Diversion collapses after heavy rain, cuts off Tandwa town
A key diversion in Tandwa town of Chatra was washed away by the rising tide of the Geruwa river, in spate due to days of heavy rain, cutting off over 50 villages from the district headquarters for the third time in a month on Sunday.
Tandwa, 30km from Chatra district headquarters, is an industrial town where NTPC is constructing a power plant. It is also home to two CCL mines. A 25-year-old bridge which, as its only motorable link fit for heavy vehicles, collapsed on March 14, leaving the diversion as the only way villagers and light vehicles to reach the district headquarters.
Now, the diversion is no more.
The 200 feet-long, 50 feet-high bridge, built in 1995 to withstand a cumulative load of 50 tonne, was, however over-used to transport heavy machines and by
coal-laden trucks. This led to its collapse on March.14.
On Saturday evening, a few people who were on the diversion heard a rumbling sound, followed by severe vibrations. They were able to run to the side before the diversion collapsed. It was the third time that the diversion had failed villagers who accused the administration of turning a blind eye to substandard work.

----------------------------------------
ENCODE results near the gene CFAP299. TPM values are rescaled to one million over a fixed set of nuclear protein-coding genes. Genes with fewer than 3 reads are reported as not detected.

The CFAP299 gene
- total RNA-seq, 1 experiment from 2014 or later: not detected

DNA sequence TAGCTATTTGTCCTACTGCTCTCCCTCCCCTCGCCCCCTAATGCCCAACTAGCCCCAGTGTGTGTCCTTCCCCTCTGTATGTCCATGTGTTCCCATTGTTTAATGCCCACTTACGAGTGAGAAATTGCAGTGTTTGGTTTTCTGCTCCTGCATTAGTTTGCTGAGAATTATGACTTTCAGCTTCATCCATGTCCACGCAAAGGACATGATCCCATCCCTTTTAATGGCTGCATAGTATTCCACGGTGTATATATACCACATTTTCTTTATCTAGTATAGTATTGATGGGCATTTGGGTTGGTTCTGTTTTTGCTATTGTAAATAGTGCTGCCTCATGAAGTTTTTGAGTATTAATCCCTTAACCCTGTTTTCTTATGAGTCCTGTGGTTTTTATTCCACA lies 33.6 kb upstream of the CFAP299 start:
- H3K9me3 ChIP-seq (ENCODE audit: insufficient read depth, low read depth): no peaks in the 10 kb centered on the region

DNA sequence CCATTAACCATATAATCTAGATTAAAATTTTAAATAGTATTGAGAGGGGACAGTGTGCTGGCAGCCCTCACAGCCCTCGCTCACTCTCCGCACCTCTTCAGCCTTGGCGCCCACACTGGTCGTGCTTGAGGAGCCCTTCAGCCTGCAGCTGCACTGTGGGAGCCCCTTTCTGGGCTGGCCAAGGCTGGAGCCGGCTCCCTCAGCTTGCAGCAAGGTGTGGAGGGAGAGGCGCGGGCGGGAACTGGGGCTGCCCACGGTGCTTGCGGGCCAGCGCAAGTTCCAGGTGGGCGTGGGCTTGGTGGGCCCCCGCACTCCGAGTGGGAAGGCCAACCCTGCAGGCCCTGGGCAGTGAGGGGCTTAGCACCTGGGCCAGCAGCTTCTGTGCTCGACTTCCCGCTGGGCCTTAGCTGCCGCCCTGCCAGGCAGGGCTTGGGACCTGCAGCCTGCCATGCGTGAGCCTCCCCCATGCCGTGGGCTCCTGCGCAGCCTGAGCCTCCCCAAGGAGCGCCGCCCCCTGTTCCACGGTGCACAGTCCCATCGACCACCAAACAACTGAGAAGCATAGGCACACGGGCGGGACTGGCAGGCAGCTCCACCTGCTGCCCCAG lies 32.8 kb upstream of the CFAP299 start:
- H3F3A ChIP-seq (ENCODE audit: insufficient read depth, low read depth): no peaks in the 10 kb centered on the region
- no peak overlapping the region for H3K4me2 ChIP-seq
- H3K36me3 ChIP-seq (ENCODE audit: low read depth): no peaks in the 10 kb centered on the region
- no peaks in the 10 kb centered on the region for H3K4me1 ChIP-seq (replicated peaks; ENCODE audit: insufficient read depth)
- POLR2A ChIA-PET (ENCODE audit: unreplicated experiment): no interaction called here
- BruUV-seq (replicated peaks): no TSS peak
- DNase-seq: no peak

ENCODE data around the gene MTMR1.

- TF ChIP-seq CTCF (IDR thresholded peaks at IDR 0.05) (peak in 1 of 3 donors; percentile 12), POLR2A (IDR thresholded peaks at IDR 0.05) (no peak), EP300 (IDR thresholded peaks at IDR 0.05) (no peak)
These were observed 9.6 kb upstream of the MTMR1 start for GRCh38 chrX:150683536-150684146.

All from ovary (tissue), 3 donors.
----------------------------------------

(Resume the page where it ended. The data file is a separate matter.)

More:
The diversion was washed away for the first time on May 31 but was repaired on a war footing. But on June 7, it was washed away again.
There is another alternative route for nearby villagers. It is a narrow road, a detour of 8km via Shahid Chowk-Amrapali. But it is of little use to NTPC as only light vehicles can use the detour.
Simaria MLA Kishun Das, whose constituency covers Tandwa town, has sought a proper diversion to be built. He has also met chief minister Hemant Soren with his demand. But so far, nothing has come of it.
Block officials said tenders were floated to build a robust diversion but there was no bidder. They promised to do something soon.
Simaria SDO Deepu Kumar refuted the claim that Tandwa had become an island. “We have made Shahid chowk-Amprapali road motorable by constructing an approach road. Now, light vehicles are using it,” he said, but admitted that heavy vehicles had stopped plying.